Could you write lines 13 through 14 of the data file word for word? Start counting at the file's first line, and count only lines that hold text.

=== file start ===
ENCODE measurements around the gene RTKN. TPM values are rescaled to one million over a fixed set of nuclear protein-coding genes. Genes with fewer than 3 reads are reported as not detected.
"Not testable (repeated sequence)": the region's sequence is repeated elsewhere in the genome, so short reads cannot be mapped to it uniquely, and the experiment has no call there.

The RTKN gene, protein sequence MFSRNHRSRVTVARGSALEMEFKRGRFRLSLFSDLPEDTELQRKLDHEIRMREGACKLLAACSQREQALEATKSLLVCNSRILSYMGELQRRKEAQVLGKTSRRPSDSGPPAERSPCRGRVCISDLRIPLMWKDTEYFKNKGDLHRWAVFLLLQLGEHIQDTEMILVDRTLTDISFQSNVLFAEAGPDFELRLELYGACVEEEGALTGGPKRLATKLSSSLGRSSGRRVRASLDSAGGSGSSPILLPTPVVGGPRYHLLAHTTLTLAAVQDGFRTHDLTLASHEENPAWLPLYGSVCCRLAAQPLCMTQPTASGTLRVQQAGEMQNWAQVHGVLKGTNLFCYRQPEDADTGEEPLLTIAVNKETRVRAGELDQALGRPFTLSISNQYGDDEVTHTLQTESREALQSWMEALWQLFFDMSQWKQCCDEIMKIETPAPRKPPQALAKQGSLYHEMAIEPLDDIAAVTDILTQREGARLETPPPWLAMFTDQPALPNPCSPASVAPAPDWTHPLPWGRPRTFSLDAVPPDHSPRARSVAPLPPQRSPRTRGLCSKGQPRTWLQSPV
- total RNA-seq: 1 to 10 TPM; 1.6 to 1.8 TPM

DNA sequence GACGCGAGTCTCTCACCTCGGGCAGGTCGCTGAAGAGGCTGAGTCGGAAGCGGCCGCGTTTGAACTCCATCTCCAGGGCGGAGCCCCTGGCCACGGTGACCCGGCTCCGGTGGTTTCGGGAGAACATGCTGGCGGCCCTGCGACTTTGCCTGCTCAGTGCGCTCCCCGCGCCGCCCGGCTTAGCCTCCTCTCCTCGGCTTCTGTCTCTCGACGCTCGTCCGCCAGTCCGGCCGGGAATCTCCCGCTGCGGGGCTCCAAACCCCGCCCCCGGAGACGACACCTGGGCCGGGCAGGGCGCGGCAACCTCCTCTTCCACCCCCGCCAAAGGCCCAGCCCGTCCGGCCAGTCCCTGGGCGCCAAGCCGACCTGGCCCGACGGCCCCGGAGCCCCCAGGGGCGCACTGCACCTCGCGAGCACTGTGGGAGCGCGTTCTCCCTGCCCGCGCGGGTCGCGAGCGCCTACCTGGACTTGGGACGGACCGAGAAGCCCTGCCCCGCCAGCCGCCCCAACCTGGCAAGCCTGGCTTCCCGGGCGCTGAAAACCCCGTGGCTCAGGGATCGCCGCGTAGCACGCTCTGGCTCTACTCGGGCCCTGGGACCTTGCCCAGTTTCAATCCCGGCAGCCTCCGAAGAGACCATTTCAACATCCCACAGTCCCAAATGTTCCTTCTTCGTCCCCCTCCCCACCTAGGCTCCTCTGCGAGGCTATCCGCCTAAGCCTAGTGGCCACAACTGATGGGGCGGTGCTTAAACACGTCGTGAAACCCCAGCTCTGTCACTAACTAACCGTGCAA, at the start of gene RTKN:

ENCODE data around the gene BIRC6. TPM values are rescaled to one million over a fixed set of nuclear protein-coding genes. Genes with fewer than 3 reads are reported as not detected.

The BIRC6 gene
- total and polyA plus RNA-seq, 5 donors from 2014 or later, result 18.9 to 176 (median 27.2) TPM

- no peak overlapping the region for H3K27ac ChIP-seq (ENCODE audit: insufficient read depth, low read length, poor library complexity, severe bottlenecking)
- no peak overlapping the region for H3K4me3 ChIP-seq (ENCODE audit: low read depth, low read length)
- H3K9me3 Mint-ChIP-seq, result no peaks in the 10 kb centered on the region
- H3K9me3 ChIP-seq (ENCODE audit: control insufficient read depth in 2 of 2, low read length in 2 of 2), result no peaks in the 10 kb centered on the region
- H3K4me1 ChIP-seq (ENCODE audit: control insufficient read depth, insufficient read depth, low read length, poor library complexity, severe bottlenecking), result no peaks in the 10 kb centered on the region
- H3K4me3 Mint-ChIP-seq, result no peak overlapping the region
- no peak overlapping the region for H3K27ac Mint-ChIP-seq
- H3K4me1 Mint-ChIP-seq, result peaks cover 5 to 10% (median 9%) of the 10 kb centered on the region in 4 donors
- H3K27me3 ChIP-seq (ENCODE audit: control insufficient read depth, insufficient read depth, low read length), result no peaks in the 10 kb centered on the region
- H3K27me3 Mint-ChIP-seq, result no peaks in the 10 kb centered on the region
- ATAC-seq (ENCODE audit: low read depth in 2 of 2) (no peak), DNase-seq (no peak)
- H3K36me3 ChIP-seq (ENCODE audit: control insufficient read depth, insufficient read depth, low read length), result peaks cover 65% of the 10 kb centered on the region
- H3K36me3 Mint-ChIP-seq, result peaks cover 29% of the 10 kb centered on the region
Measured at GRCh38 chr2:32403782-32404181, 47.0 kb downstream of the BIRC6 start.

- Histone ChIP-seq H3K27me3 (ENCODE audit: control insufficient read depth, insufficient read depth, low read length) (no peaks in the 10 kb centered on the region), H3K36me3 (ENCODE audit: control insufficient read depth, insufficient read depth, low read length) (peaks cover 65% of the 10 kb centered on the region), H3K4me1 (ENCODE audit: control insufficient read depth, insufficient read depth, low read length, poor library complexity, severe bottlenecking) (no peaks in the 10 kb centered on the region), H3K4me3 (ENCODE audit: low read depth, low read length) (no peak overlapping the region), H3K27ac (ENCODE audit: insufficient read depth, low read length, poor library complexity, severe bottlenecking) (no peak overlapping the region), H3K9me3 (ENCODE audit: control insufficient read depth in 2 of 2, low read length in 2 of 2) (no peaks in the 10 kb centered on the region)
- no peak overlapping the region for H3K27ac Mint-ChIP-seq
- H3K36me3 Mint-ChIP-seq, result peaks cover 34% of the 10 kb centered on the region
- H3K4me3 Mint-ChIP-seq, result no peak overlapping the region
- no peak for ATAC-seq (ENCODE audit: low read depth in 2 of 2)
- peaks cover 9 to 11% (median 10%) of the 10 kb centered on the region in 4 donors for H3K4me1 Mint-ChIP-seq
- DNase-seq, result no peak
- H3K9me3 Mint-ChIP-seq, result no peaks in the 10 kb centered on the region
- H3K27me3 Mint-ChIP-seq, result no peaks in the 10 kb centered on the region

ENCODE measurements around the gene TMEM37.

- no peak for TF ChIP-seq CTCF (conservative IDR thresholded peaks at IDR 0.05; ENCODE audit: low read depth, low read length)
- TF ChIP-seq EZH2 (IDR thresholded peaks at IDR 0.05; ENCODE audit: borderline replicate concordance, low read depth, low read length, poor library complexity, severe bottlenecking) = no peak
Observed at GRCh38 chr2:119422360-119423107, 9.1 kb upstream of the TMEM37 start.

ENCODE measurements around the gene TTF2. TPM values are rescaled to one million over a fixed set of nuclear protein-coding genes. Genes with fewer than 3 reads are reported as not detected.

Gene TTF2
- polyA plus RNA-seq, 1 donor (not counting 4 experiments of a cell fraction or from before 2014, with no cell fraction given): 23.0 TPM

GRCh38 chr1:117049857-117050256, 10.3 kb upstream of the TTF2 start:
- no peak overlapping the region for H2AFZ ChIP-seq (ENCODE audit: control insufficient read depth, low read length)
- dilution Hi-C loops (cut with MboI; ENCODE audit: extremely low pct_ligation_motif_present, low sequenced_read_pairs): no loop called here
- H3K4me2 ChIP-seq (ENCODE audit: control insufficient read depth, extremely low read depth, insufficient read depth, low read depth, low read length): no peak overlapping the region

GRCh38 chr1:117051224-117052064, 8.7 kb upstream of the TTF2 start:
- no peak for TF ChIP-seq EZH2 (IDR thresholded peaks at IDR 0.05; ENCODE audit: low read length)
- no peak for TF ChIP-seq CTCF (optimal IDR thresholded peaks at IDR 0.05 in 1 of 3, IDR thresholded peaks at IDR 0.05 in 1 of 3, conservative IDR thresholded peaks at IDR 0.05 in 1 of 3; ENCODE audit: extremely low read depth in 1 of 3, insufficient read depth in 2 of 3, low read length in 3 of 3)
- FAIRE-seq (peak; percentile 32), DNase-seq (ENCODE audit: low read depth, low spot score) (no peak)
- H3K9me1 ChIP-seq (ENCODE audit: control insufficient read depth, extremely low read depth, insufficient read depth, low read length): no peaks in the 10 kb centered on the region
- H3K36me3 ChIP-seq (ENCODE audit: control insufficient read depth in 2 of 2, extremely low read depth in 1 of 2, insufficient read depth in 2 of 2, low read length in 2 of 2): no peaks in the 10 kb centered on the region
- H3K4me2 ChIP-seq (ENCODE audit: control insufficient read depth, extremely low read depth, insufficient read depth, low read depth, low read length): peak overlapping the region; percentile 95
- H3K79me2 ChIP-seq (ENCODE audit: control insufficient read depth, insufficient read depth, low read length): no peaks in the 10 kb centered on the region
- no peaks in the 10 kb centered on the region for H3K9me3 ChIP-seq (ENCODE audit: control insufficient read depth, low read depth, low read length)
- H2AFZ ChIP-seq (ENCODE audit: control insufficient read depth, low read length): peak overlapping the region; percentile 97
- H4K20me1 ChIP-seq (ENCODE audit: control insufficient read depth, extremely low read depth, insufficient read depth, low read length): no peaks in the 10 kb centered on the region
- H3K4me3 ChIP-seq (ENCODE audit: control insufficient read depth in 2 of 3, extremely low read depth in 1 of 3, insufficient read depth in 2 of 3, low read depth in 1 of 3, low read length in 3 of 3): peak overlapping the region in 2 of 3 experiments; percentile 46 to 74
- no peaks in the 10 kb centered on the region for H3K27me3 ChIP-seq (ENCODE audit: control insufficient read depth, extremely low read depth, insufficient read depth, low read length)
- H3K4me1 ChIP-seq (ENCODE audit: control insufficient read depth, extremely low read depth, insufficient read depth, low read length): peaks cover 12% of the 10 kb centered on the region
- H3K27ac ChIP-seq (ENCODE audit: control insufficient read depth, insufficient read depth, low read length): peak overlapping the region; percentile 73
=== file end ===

- H3K4me1 ChIP-seq (ENCODE audit: control insufficient read depth, insufficient read depth, low read length, poor library complexity, severe bottlenecking), result no peaks in the 10 kb centered on the region
- H3K4me3 Mint-ChIP-seq, result no peak overlapping the region